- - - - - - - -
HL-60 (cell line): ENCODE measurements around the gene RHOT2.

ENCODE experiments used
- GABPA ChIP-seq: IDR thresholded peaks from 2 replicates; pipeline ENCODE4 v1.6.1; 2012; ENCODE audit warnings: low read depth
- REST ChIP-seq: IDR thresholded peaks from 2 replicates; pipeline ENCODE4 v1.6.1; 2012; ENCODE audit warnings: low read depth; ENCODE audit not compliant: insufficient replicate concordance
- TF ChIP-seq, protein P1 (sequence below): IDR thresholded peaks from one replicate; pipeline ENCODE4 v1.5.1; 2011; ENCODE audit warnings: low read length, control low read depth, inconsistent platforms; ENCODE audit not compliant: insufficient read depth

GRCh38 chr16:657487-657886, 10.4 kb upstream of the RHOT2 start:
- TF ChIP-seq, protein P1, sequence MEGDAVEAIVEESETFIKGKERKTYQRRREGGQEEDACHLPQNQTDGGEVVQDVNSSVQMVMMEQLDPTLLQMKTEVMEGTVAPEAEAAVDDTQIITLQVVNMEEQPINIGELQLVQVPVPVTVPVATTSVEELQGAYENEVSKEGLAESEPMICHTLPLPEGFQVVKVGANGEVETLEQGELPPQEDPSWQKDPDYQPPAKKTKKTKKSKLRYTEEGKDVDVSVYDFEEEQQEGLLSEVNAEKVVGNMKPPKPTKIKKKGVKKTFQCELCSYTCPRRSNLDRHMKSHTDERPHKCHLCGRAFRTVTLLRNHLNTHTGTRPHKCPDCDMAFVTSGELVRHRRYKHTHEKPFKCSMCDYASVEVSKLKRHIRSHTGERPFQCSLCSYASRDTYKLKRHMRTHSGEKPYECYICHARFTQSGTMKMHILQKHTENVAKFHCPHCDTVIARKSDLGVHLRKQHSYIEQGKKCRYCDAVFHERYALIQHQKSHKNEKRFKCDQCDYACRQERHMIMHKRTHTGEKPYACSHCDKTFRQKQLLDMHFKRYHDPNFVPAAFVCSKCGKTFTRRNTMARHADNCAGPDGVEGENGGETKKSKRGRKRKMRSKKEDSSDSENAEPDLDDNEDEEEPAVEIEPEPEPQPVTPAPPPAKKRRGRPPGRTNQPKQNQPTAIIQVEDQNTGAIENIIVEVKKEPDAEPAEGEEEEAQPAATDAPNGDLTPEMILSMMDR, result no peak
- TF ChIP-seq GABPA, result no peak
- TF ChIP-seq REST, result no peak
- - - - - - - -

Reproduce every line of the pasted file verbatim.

HL-60 (cell line): ENCODE measurements around the gene RHOT2.

ENCODE experiments used
- GABPA ChIP-seq: IDR thresholded peaks from 2 replicates; pipeline ENCODE4 v1.6.1; 2012; ENCODE audit warnings: low read depth
- REST ChIP-seq: IDR thresholded peaks from 2 replicates; pipeline ENCODE4 v1.6.1; 2012; ENCODE audit warnings: low read depth; ENCODE audit not compliant: insufficient replicate concordance
- TF ChIP-seq, protein P1 (sequence below): IDR thresholded peaks from one replicate; pipeline ENCODE4 v1.5.1; 2011; ENCODE audit warnings: low read length, control low read depth, inconsistent platforms; ENCODE audit not compliant: insufficient read depth

GRCh38 chr16:657487-657886, 10.4 kb upstream of the RHOT2 start:
- TF ChIP-seq, protein P1, sequence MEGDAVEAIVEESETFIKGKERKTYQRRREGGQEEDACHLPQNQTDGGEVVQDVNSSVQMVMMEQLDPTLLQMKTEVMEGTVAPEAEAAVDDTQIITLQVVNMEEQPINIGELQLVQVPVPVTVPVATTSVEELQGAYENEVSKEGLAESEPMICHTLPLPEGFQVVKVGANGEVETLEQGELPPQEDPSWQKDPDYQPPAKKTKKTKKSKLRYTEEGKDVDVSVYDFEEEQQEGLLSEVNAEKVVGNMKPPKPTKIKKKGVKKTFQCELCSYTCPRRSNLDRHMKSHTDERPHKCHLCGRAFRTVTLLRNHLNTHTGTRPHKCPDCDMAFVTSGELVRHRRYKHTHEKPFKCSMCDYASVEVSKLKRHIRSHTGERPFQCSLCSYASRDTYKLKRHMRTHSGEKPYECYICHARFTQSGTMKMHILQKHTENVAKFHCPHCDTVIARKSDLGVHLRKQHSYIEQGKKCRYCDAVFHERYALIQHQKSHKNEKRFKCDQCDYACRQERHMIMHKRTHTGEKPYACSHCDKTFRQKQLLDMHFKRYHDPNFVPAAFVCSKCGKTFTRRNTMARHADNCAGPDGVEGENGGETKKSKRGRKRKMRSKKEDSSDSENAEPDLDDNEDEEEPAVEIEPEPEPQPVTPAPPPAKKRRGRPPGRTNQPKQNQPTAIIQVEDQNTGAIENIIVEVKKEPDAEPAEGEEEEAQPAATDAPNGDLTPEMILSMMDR, result no peak
- TF ChIP-seq GABPA, result no peak
- TF ChIP-seq REST, result no peak